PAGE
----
Croatian designer Zoran Lucić was approached to design a series of posters for the Lucha Libre CMLL, Mexico’s major professional wrestling federation. Zoran’s retro-licious work is reminiscent of old-school posters from the 60’s and 70’s.
Zoran Lucić was born in Šabac, Serbia (former Yugoslavia) and grew up in Domaljevac, Bosnia & Herzegovina and for some time in Hungary. Zoran Lucic studied graphism and design at the Bijeljina B&H University and, although his first love was sculpting, he later discovered an affinity for typography. He now lives in Bijeljina and works as a freelance graphic designer.
Mexican artist Alejandrina Herrera’s illustrations capture quirky moments in the life of people and animals. The minimal approach to different life situations using a mix of watercolor, drawings, and mixed media, is quite fun. Also, the soft palette combined with the dark, intricate details of the drawings are spot on.
Illustrator and Mexican painter of Germanic descent Paola Beck spent the first 11 years of her life in Hockenheim, a tiny town in southern Germany. She studied under the Waldorf system, a pedagogical program based on artistic teaching in its different applications.
Beck’s main source of inspiration are the natural elements, such as plants and animals that always create an organic link with the human being. The artist is involved in different projects that focus on the revitalization of public spaces, as she perceives art as the main tool to engage in an awareness dialogue with people, leading them with her unique style to gradually fall in love with her surroundings.
Andrés Gamiochipi is a Mexican-born artist that combines cultural and geographical elements within collages that at first glance generate visual impact. Gamiochipi’s work is often influenced by attributes and the cultural environment of his hometown. Through a smile he shows his unconcern to deliver messages with extreme nuances.
With each carefully placed cut, Gamiochipi fills his work with rich textures, shades and patterns, and without fear ensures that his collages express his beliefs and convictions. Gamiochipi produces addictive pieces of art, which demonstrates his ability for reflection and fun in the day to day.
Check out the astonishing paintings and colored pencil works on paper by Monterrey, Mexico based artist Karen Reyes that seem to deal with society’s problems and the flood of media that distorts our daily perceptions of reality.
With studies in industrial design and architecture, Karen began to see beyond the possibilities; she became interested in materials and colors, as well as in the management of forms and aspects which endow her illustrations with a strong and determined character.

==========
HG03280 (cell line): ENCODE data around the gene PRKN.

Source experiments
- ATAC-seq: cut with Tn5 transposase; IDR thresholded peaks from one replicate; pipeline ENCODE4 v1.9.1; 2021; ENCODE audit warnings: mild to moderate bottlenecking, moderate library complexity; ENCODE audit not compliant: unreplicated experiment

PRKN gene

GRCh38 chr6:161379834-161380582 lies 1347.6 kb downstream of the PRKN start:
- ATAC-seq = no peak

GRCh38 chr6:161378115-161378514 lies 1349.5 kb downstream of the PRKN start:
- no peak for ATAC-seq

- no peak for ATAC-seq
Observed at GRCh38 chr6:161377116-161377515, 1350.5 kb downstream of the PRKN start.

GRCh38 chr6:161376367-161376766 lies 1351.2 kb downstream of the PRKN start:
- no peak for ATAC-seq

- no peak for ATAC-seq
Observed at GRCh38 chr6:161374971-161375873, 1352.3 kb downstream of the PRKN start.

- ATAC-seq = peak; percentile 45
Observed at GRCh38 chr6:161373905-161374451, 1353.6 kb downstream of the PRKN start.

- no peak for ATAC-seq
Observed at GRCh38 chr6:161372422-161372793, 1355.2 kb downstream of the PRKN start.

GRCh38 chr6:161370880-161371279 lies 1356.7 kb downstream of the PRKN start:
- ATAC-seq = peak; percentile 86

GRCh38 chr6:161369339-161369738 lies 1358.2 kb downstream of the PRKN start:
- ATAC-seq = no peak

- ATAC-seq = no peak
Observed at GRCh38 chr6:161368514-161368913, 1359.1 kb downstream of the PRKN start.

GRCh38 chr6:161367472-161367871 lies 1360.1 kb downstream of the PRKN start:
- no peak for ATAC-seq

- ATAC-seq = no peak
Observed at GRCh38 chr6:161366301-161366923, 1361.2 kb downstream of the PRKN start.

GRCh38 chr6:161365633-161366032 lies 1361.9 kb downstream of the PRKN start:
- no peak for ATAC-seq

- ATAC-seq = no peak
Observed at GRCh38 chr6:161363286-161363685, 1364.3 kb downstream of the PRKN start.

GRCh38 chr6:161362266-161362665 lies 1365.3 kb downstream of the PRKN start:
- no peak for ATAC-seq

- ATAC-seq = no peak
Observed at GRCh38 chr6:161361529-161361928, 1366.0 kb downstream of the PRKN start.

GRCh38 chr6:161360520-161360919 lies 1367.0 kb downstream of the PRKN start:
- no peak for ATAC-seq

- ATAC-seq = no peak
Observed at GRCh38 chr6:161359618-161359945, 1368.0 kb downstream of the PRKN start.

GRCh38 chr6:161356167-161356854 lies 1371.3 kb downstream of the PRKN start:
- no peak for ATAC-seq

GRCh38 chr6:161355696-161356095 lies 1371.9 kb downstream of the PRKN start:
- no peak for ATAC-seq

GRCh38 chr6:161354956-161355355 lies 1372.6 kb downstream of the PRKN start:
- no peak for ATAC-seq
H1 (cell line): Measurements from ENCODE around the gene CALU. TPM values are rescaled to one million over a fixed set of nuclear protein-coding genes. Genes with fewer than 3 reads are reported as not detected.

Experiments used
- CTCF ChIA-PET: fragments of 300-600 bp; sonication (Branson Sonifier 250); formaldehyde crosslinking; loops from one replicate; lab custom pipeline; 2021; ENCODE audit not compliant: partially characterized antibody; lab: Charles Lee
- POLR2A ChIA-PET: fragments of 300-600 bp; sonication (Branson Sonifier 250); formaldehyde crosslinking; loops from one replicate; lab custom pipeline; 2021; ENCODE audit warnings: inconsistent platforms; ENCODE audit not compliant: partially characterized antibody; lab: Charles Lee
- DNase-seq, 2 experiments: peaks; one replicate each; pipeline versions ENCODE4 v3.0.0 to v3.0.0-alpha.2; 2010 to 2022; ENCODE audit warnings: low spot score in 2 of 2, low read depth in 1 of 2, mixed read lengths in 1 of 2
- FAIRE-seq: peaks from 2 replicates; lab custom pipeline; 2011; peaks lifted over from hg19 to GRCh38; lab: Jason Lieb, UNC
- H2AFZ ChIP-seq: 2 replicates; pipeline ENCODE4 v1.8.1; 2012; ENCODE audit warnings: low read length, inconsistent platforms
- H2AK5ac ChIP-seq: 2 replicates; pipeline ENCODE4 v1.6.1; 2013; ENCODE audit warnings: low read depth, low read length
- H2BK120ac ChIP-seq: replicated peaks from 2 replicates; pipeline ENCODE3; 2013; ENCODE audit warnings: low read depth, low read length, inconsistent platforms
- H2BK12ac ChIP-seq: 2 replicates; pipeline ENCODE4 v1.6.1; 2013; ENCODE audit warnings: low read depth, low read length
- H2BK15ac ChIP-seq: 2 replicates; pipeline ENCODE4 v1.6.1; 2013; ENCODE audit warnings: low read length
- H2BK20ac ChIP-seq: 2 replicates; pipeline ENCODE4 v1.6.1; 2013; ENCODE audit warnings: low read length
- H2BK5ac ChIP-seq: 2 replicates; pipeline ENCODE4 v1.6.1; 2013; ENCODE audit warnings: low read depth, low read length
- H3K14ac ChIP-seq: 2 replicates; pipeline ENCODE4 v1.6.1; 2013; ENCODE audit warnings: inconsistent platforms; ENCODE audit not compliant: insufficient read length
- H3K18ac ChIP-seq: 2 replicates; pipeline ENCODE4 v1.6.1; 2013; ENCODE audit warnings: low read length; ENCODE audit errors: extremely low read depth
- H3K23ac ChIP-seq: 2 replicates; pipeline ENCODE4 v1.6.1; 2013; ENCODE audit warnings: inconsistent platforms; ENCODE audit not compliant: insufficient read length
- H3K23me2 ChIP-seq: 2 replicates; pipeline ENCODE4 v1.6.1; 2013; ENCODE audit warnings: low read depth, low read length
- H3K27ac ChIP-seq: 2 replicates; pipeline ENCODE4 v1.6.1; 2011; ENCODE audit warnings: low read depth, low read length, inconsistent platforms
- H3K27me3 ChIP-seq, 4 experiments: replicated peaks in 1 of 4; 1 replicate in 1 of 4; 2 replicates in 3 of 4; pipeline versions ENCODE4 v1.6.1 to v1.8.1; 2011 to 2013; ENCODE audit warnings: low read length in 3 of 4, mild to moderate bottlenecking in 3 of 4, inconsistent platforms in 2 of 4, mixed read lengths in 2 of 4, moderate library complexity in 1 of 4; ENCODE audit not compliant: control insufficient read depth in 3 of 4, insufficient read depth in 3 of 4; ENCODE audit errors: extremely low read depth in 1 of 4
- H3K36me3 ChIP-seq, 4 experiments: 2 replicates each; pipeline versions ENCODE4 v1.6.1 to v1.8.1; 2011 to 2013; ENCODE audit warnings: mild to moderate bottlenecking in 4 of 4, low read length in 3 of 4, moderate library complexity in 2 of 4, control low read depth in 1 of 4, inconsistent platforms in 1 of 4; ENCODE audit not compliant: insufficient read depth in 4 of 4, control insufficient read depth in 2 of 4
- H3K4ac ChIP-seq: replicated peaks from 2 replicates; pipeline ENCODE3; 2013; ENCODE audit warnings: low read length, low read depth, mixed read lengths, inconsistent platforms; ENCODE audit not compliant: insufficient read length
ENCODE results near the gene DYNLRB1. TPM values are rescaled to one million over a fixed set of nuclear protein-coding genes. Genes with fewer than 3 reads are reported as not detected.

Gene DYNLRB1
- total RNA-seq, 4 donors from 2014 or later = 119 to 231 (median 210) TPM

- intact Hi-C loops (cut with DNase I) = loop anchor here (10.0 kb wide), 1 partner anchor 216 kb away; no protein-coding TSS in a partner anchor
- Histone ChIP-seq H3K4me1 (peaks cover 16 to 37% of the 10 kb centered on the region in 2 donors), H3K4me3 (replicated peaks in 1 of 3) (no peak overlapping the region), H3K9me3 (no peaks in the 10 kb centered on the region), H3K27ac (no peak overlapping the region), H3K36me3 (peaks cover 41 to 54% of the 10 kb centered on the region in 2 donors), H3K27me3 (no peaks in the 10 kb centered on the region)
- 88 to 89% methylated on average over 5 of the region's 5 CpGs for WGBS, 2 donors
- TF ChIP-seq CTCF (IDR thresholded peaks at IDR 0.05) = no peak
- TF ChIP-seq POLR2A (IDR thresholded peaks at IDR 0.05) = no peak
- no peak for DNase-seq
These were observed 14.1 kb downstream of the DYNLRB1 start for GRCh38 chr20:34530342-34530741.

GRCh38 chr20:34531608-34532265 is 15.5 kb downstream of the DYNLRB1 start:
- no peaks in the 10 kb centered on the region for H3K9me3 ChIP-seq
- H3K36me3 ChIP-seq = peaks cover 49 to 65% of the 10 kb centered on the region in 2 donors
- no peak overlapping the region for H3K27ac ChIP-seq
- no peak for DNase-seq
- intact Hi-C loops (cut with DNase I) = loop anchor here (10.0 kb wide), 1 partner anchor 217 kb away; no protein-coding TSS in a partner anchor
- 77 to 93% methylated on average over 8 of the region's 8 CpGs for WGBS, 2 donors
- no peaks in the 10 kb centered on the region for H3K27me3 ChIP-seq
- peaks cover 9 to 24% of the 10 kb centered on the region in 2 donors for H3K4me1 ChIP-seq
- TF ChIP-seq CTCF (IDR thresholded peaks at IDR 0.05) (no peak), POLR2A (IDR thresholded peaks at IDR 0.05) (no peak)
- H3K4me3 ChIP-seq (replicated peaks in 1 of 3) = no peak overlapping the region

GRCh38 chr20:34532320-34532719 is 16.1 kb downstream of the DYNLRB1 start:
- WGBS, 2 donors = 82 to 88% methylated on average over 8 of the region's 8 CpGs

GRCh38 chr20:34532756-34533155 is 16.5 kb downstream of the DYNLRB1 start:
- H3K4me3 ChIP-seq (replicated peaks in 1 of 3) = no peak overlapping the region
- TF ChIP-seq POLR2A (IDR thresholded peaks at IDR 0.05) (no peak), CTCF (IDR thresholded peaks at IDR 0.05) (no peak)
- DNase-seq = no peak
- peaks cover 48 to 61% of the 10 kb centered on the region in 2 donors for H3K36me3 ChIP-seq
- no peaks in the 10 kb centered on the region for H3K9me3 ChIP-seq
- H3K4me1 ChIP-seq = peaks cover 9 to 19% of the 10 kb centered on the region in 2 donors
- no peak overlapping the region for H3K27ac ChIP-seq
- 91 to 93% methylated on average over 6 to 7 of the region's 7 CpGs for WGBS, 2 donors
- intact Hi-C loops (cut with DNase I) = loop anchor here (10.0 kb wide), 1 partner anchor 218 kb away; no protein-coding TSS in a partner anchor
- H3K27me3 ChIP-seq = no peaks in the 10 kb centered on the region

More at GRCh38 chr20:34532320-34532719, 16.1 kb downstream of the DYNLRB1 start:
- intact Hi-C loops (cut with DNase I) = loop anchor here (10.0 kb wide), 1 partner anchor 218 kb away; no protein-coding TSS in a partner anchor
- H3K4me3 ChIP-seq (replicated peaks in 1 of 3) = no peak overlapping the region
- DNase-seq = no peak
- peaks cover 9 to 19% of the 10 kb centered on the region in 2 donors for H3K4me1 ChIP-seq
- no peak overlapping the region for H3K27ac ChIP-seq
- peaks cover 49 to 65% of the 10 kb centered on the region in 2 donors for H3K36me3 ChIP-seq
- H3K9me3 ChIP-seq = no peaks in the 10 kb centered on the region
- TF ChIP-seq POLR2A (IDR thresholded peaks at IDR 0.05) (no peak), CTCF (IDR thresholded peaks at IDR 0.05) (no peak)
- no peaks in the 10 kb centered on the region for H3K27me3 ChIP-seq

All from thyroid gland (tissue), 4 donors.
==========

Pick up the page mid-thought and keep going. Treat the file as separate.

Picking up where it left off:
“I see in my drawings a reinterpretation of my obsessions and personal approach to do all the things I see.” Karen Reyes
Favio Martínez, aka Curiot, is a street art artist based in Mexico City. His work is often mythological, but he doesn’t apply a specific myth to the images that he paints, strongly inspired by his Mexican heritage which he hopes to uphold in his art. Strange creatures inhabit his compositions, while every one of them is definitely alien like.
Chema64 is an artist from Mexico City, bringing the past and the future to the only time we can experience it, NOW.
Instead of reliving old patterns, Chema64 “recycles obsolete technology and ephemera” creating visually pleasing aesthetics in multimedia art.
You may recognize familiar sculptures, video viewing screens and even the Gameboy that was a 90’s one-hit wonder gaming device. But the intersection of obsolete technology and short lived wonders combined, make for the joy and “newness” that resonates with these images.
The wall in Cadiz, Spain ‘Apuntes de la frontera’, was made when Said received the award for contemporary art 2015 in Cadiz called: IX Premio Iberoamericano Cortes de Cádiz de Creación Contemporánea ‘Juan Luis Vasallo’.
In Mexico, Dokins worked with the mexican stencilart collective ‘Lapiztola’ and they made this mural for the conmemoration ‘One year later’, which is about the disappearance of 43 students in Mexico. The mural was called: ‘El Abrazo ausente, Soles Robados.’
And in Uruguay and London Said painted ‘Blacks Suns’ on the old streets of Montevideo and Hackneywick in London.
Smithe leaves his mark by being part of this year’s line-up in Cozumel, Mexico for SeaWalls: Murals For Oceans. In his mural he displays the importance of preserving reefs and its fauna.
His work varies from colorful and cheerful subjects to acid themes rendered through a rather gore tone. His self-taught training has led him to experiment with different techniques such as spray and acrylic paint, as well as digital media.
The Mexican artist spent a few days working under the severe heat to create this epic mural showing a series of surreal deep-sea creatures.